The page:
As I stepped off the Eurostar in Paris last Friday following BSR’s final Spring Forum event in London, I couldn’t help but think that the past few weeks have been a turning point in this crucial year for climate action. As BSR President and CEO Aron Cramer wrote, the “tanker has turned,” and there is no doubt that business is now uniquely suited to act and lead on climate.
While catching our breath from the Business and Climate Summit, co-organized by BSR and 25 other international networks, we gathered our network in Paris to kick off—200 days before COP21—a series of events throughout Europe dedicated to corporate climate action. The Spring Forum Series 2015 aimed to spur collaboration and identify practical strategies to guide business on climate leadership before, during, and after COP21.
In Paris, Leipzig, and London, I was encouraged to see how well the business community and its stakeholders responded to the notion of climate-resilience wedges. Wedges are a series of actions that businesses and others can take to reduce emissions and build adaptive capacity. Along with translation and collaboration, the wedges approach is a pillar of BSR’s climate action agenda for the private sector.
At the Spring Forum events, participants explored the wedges that are unique to specific industries and those that are shared across sectors. For example, the agricultural sector should focus specifically on food waste, and all sectors need to develop energy efficiency and build climate-resilient supply chains (which U.S. Secretary of State John Kerry also mentioned in a video statement at the Business and Climate Summit).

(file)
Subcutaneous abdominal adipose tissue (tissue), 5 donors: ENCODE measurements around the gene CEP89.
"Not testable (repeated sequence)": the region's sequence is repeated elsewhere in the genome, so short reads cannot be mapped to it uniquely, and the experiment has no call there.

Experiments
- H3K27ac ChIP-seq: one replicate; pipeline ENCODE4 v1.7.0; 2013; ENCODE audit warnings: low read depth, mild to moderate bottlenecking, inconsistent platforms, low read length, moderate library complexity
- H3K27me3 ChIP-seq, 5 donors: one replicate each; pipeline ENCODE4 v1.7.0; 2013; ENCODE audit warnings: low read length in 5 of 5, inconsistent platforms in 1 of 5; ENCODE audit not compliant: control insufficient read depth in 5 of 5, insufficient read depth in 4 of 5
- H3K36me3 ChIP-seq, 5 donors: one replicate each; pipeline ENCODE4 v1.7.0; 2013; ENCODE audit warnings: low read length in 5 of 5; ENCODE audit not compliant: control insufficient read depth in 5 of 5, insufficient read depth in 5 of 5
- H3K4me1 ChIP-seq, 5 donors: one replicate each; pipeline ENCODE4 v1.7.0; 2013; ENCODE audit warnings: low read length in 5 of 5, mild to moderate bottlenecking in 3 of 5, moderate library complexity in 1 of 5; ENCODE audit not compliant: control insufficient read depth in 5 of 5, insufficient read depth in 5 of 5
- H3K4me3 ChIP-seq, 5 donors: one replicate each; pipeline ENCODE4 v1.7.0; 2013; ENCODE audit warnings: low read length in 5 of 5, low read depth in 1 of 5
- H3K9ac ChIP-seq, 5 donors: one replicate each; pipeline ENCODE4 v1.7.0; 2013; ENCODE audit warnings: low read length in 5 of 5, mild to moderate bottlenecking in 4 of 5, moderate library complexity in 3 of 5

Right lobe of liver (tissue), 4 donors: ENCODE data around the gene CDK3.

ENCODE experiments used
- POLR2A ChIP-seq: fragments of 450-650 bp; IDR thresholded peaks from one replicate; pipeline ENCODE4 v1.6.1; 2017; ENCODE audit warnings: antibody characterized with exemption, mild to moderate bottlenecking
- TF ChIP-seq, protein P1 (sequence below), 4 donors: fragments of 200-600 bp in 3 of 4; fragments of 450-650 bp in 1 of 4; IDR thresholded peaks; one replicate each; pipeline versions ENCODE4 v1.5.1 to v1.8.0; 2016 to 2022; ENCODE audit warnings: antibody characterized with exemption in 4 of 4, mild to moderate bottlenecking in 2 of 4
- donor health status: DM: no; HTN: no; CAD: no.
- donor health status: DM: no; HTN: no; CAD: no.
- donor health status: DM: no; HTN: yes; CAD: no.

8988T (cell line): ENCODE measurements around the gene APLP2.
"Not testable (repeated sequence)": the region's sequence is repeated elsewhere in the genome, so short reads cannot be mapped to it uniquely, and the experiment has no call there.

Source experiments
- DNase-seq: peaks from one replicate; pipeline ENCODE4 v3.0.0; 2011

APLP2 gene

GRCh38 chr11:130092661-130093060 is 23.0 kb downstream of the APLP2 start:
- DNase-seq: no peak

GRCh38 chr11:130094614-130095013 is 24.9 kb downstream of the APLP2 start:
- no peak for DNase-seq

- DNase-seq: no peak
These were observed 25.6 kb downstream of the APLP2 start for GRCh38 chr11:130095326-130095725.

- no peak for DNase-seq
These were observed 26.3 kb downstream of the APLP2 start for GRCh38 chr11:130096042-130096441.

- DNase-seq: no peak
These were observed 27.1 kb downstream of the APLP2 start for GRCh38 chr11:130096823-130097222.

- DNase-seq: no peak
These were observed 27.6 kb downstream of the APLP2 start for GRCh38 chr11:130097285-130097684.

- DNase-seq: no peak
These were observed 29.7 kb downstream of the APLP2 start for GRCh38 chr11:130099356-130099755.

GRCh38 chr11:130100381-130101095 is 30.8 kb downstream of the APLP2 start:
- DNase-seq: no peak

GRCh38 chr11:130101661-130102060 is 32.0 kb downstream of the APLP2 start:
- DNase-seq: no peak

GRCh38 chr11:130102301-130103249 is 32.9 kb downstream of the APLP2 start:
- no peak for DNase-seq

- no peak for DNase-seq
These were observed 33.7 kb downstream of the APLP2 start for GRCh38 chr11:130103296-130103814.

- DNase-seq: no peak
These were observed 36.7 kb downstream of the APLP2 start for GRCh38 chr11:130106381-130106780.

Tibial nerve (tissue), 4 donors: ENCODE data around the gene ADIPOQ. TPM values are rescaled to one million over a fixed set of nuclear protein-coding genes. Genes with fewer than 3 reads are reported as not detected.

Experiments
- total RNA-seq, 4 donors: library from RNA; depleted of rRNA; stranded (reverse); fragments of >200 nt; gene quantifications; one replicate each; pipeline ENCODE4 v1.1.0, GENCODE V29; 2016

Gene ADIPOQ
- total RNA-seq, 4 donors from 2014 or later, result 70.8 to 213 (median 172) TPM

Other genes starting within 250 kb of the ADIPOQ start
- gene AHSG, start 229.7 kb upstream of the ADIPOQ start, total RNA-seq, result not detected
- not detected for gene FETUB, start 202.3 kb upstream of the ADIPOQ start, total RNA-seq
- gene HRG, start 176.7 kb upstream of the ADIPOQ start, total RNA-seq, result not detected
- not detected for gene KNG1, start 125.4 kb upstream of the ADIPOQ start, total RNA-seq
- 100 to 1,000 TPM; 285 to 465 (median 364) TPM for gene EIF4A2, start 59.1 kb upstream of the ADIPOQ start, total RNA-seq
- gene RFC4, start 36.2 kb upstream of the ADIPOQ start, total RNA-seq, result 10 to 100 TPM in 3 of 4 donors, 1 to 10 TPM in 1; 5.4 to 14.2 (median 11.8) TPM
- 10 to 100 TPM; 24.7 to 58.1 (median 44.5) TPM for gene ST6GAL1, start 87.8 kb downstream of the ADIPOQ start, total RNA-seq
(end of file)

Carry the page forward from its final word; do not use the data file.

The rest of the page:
At our London event, we focused on climate-resilient supply chains where we launched a report on the topic. Business representatives worked together to define their industry wedges, which they intend to bring back to their companies.
In London we also heard from Kering Sustainable Operations Director, Michael Beutler, about the company’s decision to open-source its environmental profit and loss account, a leading example of a robust corporate understanding of climate change.
In Paris, we focused on the unusual suspects of climate change: short-lived climate pollutants (SLCPs), which include methane, black carbon, and hydrofluorocarbons. Event speaker and former Co-Chair of the Climate and Clean Air Coalition, Bahijjahtu Abubakar, pointed out that working on SLCPs will “not only save millions of lives but also reduce global warming by as much as 0.6 degrees by 2050.”
In Leipzig, one day ahead of the International Transport Forum, we concentrated on solutions to curb the environmental footprint of the transport and logistics sector. Participants explored what it takes to be a smart freight leader, as the sector is responsible for six percent of global carbon dioxide emissions annually.
Business is vulnerable to climate impacts but is also crucial to achieving the solutions that we need in Paris at COP21 at the end of the year. As Mike Barry, director of Marks & Spencer’s Plan A, reminded us in London, “Business is the canary in the coalmine on climate.” From what I’ve seen in the past few weeks, the momentum of business leadership gives me hope for a positive outcome at December’s climate talks.